The cadettes also brought their Girl Scout cookies—a hot commodity among the residents—to the nursing home. The girls laughingly recalled one resident in particular, named Joe, who specifically requested caramel delights.

“I love Joe!” Lily said at the mention of his name, smiling. “He said I reminded him of his daughter.”

Residents and employees of the nursing home alike were disappointed to see the cadettes go at the start of the summer.

“[The employees] told us that we were helping a lot, because they were seeing them interact more and engage with the crafts,” Siobhan said.

“I guess they just liked to have visitors.” Sierra added.

Much like in the nursing home, the cadettes’ favorite thing about the Girl Scouts is getting to know one another and having fun with crafts—especially when there is glitter involved.

“Most of our posters end up covered in glitter,” Maria said. “My mom stopped letting us use glitter because we used way too much.” Maria’s mother, Alexandra H. Armitage, is the group’s troop leader.

Ms. Armitage said she has seen a resurgence in the Falmouth Girl Scouts since she and Maria moved to Falmouth four years ago.

The social aspect of the Girl Scouts may speak to its growth. Lily, too, joined the troop after recently moving to Falmouth, and Ms. Armitage said the troop has been a good place for the girls to make new friends.

“I think it was helpful for them to feel like they had a place they belonged,” she said.

Although the Girl Scouts are most popular for girls in Kindergarten through 6th grade, sticking with the Girl Scouts in middle school may provide a supportive community during a pivotal stage in adolescents’ lives.

A large body of research shows an overall self-esteem gap between girls and boys as they enter adolescence, and the Girl Scouts of the USA report that those years see a jump in female depression, suicide and eating disorders.

To fight against those statistics, the Girl Scouts attempt to send the message to young girls that “intelligence is cool” and leadership comes in all forms.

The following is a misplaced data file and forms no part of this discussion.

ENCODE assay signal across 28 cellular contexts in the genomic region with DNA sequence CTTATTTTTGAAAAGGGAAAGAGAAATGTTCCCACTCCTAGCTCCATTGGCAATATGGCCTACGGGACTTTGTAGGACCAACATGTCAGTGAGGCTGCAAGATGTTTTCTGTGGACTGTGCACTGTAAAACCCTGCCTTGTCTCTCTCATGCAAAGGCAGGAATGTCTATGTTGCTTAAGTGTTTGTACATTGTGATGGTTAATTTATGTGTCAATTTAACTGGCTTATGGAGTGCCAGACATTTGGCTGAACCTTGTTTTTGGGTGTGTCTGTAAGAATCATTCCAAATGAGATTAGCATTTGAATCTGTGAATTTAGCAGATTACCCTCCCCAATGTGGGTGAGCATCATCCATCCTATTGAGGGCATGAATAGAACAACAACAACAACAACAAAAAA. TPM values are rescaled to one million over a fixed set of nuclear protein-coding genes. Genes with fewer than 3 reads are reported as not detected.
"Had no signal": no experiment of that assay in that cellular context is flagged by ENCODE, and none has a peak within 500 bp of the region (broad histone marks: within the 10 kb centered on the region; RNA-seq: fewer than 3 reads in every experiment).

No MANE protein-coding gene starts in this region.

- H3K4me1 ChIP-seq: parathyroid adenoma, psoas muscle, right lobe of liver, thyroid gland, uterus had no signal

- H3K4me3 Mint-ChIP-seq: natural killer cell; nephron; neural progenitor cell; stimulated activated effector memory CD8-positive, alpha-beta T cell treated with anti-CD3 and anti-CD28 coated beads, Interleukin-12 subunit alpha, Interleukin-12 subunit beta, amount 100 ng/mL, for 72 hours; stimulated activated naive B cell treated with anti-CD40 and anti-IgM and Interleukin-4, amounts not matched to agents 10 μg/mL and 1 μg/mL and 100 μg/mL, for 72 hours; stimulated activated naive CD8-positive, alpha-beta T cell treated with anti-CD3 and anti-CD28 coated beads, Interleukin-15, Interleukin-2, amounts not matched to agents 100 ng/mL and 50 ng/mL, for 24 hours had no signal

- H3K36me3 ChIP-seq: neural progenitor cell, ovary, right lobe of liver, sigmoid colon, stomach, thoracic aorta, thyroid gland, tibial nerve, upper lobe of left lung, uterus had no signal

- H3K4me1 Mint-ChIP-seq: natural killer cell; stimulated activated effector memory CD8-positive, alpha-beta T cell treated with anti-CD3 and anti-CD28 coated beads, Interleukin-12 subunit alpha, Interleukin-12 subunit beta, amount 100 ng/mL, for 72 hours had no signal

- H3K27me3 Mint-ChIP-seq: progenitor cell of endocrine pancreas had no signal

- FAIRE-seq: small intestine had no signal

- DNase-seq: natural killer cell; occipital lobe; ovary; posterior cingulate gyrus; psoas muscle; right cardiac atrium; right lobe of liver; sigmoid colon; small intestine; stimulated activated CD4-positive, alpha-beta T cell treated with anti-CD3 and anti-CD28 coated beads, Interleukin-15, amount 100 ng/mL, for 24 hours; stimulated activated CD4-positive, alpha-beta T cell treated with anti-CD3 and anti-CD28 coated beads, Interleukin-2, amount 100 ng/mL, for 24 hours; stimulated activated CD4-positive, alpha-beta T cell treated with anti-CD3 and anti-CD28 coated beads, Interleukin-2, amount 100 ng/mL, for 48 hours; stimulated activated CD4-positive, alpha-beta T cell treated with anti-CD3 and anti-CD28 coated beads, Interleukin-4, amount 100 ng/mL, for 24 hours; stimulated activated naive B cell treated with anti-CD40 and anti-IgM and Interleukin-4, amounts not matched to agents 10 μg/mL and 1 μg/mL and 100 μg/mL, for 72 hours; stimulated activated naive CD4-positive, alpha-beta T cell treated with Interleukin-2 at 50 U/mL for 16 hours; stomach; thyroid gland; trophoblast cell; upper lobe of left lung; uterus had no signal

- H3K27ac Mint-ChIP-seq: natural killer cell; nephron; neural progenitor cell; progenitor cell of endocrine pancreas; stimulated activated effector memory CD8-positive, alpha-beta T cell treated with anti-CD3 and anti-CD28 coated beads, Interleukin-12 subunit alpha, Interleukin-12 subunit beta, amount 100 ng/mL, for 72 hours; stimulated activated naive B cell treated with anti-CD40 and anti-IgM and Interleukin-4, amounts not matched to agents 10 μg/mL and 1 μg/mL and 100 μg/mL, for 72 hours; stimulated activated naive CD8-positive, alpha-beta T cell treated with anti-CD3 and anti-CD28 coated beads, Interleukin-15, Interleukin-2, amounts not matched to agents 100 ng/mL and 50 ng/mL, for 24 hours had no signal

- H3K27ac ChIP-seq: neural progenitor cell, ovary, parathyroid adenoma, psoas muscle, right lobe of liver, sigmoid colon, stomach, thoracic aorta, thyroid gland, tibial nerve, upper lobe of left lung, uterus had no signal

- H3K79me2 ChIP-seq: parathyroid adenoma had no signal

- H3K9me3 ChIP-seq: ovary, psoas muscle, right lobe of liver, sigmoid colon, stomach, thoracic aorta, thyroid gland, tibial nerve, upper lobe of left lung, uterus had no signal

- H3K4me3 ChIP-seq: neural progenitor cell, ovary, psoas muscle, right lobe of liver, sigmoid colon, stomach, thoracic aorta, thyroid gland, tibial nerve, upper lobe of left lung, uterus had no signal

“Definitely one of the things Girl Scouts promotes is girl leadership. They really encourage girls to plan their activities and to organize them themselves and run them themselves,” Ms. Armitage said.

The Girl Scouts of the USA believe that the positive results of an emphasis on leadership are self-evident: every former female secretary of state is a previous girl scout, and so were 70 percent of the women in the United States Senate.

The Falmouth cadettes of Troop 80518, however, are preoccupied with surviving freshman year.

The four girls are hopeful that the afterschool volunteer club they established will continue at Lawrence School this year, but three of the girls have moved on to high school: Maria and Lily now attend Falmouth High School, and Sierra is enrolled at Sturgis Charter Public School West. Siobhan will continue to hold down the fort at Lawrence School.

The new schools are a little daunting for the newly minted freshman.

“It all looks exactly the same,” Maria said of the Falmouth High School building. “And people are really tall,” Lily added.

Despite the split, the four cadettes will continue to meet up at weekly troop meetings.

For all their hard work in the nursing home, and for their expertise in handling glitter, the four cadettes received their Silver Award certificates in the mail last week, along with new pins for their sashes.

As they enter a new season in their lives, they know exactly what to expect in the troop: it is on to the Gold Award project.

“We should definitely start working on that,” Maria said.